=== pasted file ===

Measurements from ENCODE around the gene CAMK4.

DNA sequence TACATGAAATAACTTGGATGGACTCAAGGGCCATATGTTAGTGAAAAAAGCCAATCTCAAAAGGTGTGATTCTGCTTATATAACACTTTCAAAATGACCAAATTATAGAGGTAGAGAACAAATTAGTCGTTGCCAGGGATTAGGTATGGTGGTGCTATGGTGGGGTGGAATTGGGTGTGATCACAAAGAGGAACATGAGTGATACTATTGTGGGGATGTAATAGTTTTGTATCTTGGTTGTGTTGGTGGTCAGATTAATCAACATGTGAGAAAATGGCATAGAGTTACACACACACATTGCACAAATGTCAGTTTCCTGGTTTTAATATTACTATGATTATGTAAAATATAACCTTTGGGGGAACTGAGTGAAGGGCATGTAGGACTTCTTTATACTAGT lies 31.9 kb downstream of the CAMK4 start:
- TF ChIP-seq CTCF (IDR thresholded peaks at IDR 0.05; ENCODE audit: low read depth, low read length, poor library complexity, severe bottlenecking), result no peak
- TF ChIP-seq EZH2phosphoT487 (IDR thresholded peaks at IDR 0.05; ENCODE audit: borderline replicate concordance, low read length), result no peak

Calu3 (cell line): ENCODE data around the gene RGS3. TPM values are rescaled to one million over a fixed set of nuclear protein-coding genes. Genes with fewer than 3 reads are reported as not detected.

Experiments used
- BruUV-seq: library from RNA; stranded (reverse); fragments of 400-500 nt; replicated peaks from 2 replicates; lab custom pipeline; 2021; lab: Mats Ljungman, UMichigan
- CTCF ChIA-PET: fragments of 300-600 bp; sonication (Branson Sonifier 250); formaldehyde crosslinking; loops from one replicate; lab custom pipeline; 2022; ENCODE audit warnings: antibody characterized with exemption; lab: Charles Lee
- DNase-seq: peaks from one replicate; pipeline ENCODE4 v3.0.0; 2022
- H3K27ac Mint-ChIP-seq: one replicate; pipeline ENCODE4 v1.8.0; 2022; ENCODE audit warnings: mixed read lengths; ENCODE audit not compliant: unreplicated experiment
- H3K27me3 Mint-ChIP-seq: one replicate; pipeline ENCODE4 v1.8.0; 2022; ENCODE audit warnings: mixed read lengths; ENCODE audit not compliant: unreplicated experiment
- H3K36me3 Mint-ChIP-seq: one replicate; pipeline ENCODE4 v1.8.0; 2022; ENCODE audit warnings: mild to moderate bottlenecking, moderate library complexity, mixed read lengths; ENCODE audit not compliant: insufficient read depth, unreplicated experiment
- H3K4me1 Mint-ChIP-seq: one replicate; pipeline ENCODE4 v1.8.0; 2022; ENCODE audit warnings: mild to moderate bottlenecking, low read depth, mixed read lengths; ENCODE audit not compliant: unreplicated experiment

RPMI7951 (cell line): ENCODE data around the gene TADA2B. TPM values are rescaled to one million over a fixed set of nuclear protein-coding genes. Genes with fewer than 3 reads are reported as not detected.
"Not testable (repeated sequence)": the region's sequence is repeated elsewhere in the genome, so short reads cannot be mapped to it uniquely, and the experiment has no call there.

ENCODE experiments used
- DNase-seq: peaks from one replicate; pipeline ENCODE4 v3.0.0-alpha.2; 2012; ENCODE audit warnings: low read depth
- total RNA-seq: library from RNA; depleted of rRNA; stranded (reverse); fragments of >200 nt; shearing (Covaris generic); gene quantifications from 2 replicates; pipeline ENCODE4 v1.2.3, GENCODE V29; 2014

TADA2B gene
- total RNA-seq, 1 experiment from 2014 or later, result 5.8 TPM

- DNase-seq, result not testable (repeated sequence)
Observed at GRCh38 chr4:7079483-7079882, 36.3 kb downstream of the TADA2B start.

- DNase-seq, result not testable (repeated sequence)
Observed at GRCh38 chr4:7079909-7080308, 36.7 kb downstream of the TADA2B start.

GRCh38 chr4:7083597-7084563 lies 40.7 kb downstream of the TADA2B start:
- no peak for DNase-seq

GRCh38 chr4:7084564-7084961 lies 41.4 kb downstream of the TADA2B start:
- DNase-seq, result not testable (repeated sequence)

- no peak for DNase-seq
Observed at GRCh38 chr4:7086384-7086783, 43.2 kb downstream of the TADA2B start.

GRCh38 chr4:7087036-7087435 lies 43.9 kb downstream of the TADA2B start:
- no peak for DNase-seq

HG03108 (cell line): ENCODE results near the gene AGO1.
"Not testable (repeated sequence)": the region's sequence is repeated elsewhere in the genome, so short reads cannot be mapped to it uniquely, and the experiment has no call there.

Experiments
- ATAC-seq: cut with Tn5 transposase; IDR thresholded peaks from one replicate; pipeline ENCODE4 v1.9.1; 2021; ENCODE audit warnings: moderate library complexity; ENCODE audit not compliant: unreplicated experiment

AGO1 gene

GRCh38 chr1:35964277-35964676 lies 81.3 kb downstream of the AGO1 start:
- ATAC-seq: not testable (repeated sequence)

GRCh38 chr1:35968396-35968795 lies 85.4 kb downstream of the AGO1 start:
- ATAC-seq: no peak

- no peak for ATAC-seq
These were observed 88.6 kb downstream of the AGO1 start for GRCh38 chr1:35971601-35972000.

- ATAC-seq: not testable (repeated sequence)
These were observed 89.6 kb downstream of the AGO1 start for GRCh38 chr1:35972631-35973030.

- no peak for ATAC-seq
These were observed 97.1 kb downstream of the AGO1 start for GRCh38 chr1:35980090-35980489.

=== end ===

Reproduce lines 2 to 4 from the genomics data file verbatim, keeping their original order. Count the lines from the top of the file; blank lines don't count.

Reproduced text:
DNA sequence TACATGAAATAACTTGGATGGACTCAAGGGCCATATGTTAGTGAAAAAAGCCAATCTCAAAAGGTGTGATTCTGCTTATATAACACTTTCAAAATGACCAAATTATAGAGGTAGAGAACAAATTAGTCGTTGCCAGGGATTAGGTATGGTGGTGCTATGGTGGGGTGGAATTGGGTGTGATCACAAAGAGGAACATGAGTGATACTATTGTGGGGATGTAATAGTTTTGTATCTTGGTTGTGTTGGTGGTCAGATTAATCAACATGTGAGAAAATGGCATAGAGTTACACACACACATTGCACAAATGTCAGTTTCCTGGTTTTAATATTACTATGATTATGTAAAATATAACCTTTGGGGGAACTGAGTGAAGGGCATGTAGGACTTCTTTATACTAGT lies 31.9 kb downstream of the CAMK4 start:
- TF ChIP-seq CTCF (IDR thresholded peaks at IDR 0.05; ENCODE audit: low read depth, low read length, poor library complexity, severe bottlenecking), result no peak
- TF ChIP-seq EZH2phosphoT487 (IDR thresholded peaks at IDR 0.05; ENCODE audit: borderline replicate concordance, low read length), result no peak